The latest trend in PXI is…boxes!

-May 13, 2014

Modules versus boxes has been a debate going on in ATE circles since the time of the mods and rockers.  Modular PXI systems are fast, small, and offer increasing parametric performance.  Traditional “box” instruments are easy to use, portable, and offer front panels and displays for manual bench operation.  The two formats orbit around different value propositions.  But the latest trend is the increasing use of PXI to create one-box testers and traditional bench instrumentation.  In this column I talk with seven companies, and get their unique perspectives on this topic.

Agilent Technologies

What got me thinking about this was Agilent Technologies’ latest OBT (One Box Tester) for wireless communications, the EXM Wireless Test Set.  Looking at the product, which is Agilent’s latest salvo to address the manufacturing of cell phones and other cellular appliances, it became obvious that it was a PXI system inside.   Speaking with Mike Griffin, Product Marketing Manager for Agilent’s wireless test business, he explained the strategy.  PXI was chosen as a compelling architectural path since it offered time to market by leveraging the chassis, controller, and existing PXI modules, but could also be updated by adding new instruments.  In this case, Agilent designed high density PXI “TRX” (transmit and receive) modules that allow four transmit and receive channels within each OBT.  

Figure above shows Agilent Connectivity Test Set on left, and EXM Wireless Test Set on right. Both are PXI-based internally.

The EXM follows on the heels of another “box from modules” tester from Agilent, the Wireless Connectivity Test Set, which focused on WLAN and Bluetooth.  Mike described the customer benefits of this approach to be those one expects from a modular system: speed, density, scalability, and flexibility. Ease of integration is accomplished by set combinations of functionality coming pre-configured, such as the number of channels, bandwidth, and frequency range.  Most importantly, the product comes prewired to a customer facing front panel that includes Type N and BNC connectors, delivering a ruggedized interface for the manufacturing floor.  Clearly a vendor advantage to this approach is that the modules may have dual use- addressing “roll your own” systems as well as these pre-integrated OBTs.


My next conversation was with Chris Ziomek, General Manager of Design Test Solutions at LitePoint.  Astute readers may recall my interview with him as president of ZTEC Instruments.  More recently, this column broke the inside story behind LitePoint’s acquisition of ZTEC, itself acquired by Teradyne.  Since that time, the ZTEC RF products, all PXI, have become the zSeries Test Solutions for the RF Lab under LitePoint.  While the products may still be purchased as individual modules, there’s no hiding that LitePoint is principally promoting the “one box” solutions for power amp test, RFIC test, and MIMO (Modular Instruments Meet Opportunity Multiple Input Multiple Output).  Chris thought the MIMO solution best exemplified the customer and vendor advantages of a “PXI-inside” approach.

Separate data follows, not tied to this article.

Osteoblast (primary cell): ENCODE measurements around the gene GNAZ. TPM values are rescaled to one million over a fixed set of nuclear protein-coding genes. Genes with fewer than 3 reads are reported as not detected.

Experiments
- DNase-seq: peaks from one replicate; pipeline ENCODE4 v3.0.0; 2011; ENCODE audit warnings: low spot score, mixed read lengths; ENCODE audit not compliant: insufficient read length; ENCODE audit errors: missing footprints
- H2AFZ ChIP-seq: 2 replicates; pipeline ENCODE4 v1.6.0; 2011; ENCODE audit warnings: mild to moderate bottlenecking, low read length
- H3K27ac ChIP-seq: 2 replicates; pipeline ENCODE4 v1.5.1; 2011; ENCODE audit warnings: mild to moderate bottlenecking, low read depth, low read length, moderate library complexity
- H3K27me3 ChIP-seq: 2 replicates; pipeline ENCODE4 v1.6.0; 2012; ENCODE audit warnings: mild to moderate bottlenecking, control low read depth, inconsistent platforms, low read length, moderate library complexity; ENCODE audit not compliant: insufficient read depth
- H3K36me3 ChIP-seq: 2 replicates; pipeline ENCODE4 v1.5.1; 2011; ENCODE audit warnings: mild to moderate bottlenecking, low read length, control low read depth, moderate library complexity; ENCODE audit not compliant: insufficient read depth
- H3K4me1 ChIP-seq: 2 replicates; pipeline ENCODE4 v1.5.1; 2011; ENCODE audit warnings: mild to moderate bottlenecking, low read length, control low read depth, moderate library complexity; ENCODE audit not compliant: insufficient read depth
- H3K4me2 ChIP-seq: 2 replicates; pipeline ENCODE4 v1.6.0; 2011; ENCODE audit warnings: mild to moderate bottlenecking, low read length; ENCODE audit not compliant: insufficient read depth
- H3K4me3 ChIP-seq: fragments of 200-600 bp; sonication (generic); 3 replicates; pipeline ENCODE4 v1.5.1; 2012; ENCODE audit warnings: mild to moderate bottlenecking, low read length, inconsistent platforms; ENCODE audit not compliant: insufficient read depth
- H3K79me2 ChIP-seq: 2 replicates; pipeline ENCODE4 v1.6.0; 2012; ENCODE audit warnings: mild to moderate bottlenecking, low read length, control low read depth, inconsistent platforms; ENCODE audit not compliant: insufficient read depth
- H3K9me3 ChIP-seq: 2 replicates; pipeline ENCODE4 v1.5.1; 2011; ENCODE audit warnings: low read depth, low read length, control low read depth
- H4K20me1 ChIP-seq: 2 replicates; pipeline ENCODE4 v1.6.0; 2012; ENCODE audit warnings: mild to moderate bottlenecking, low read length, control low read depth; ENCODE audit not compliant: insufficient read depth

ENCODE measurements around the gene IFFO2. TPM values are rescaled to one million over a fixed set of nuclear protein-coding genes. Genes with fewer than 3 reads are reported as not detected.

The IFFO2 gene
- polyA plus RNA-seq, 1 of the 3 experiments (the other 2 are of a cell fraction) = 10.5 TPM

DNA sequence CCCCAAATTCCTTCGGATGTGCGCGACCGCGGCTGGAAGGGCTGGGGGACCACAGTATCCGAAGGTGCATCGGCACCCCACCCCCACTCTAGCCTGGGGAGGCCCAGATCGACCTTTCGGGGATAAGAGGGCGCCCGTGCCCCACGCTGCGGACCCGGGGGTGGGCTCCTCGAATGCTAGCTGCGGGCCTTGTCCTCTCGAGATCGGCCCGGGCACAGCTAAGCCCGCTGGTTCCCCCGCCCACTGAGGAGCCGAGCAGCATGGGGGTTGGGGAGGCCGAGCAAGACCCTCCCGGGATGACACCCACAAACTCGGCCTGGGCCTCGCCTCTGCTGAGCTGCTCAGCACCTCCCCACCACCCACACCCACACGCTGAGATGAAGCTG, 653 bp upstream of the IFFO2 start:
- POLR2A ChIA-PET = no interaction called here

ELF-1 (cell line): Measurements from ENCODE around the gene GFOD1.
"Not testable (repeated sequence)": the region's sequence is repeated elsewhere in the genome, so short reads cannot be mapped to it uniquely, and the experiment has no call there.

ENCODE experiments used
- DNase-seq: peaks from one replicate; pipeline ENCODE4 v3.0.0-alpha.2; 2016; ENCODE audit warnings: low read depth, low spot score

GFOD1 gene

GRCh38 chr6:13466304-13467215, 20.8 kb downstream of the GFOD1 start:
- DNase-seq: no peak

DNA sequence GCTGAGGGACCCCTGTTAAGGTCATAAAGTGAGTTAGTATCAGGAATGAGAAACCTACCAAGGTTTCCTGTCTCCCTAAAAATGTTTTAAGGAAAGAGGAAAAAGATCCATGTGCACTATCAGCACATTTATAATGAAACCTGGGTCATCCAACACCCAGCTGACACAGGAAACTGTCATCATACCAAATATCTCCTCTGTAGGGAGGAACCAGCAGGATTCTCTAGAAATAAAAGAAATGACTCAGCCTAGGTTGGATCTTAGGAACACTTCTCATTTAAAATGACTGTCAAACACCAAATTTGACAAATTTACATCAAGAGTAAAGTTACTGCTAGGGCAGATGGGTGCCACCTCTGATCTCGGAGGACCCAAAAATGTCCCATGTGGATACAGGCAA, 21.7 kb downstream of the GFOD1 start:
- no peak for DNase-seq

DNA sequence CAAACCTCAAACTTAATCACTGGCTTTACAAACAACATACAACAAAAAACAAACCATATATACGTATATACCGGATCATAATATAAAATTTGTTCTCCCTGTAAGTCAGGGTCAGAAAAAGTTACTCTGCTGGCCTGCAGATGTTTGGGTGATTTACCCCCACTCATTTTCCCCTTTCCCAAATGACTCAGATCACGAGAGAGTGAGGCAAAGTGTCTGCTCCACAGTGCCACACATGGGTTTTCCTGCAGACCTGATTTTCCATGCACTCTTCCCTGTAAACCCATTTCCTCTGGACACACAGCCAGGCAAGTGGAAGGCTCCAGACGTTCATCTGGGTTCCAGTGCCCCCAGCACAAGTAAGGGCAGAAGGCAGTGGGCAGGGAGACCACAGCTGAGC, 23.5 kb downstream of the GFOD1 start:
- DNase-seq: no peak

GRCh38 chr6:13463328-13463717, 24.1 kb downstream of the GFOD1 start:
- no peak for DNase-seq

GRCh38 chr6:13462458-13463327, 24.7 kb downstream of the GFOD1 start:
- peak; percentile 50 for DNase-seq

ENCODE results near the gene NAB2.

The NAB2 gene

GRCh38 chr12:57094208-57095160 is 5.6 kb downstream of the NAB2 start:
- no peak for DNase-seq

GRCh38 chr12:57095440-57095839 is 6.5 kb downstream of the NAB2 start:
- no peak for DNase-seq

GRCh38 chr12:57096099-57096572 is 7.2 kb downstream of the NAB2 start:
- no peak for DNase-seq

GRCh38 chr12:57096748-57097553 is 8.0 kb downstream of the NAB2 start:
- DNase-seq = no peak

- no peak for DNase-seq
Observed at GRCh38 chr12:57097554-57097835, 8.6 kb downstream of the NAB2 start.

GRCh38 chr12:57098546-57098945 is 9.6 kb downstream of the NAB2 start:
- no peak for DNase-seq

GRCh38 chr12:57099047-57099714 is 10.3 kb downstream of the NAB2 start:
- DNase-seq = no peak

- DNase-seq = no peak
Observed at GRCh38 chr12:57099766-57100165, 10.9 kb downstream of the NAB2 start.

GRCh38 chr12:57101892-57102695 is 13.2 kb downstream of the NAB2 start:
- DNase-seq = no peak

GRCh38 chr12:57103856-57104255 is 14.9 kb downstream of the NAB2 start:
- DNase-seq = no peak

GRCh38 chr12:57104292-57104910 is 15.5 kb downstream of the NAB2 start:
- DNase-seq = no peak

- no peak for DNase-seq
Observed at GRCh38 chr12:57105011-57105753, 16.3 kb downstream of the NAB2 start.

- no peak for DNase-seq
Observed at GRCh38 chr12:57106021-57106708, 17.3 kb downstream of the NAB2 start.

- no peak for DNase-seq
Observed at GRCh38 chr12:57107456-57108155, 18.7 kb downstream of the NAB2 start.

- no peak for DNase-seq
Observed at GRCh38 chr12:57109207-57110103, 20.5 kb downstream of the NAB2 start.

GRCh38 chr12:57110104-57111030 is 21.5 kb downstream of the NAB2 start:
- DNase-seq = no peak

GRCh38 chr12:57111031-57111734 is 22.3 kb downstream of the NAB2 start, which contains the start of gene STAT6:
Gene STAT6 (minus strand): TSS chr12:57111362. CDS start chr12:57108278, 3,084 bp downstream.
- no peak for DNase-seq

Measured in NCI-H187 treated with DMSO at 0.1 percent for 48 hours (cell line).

ZTEC zSeries MIMO solution is shown on the left (configured for 4x4 MIMO) with analysis software shown on the right.

Customers like the open standard “mix and match” capability of PXI.  Like PXI, MIMO is a naturally modular architecture, so vendors can easily pre-configure systems for MxN channels, matching the customer’s applications. PXI brings fast time to market, not just due to internal leverage, but also by integrating another vendor’s product into the instrument, such as MIPI or SPI interfaces.

There are tradeoffs. Chris said that the overhead of PXI internally adds significant cost as compared to a custom integrated solution.  This is most important in high-volume applications.  This explicit trade-off of time to market versus lowest cost is reflected in LitePoint’s targeting: PXI-based zSeries is focused on design verification where time to market is critical, while LitePoint offers the internally optimized IQ Series for manufacturing applications.  


I was able to schedule an interview with Phil Medd, Wireless Communications Product Manager at Aeroflex.  Like Agilent and LitePoint, Aeroflex offers one-box testers for wireless communications, the most recent being a one-box solution for base station manufacturing test, based on PXI.  But it is the Aeroflex 7100 Digital Radio Test Set that is the real format bender.  

The image above shows the Aeroflex 7100 surrounded by common applications.

The 7100 looks like a traditional bench instrument, complete with an embedded touchscreen display.  Pop the covers off and, yes, its PXI. At least the front end instrumentation is, leveraged from the Aeroflex 3000 series.  An embedded Windows PC drives the touch panel human interface, while a dedicated DSP subsystem supplies the digital signal processing.  Phil credited the PXI strategy as helping time to market- the entire project took less than one year from concept to shipments.  Numerous applications are enabled by leveraging the Aeroflex measurement libraries, and the inherent modularity allows plenty of options, including MIMO.  Recent announcements have added the LTE-U band, an unlicensed band that can be as high as 5 GHz.  Aeroflex is creating a single channel version for service applications, an application where technicians may prefer the embedded box format.

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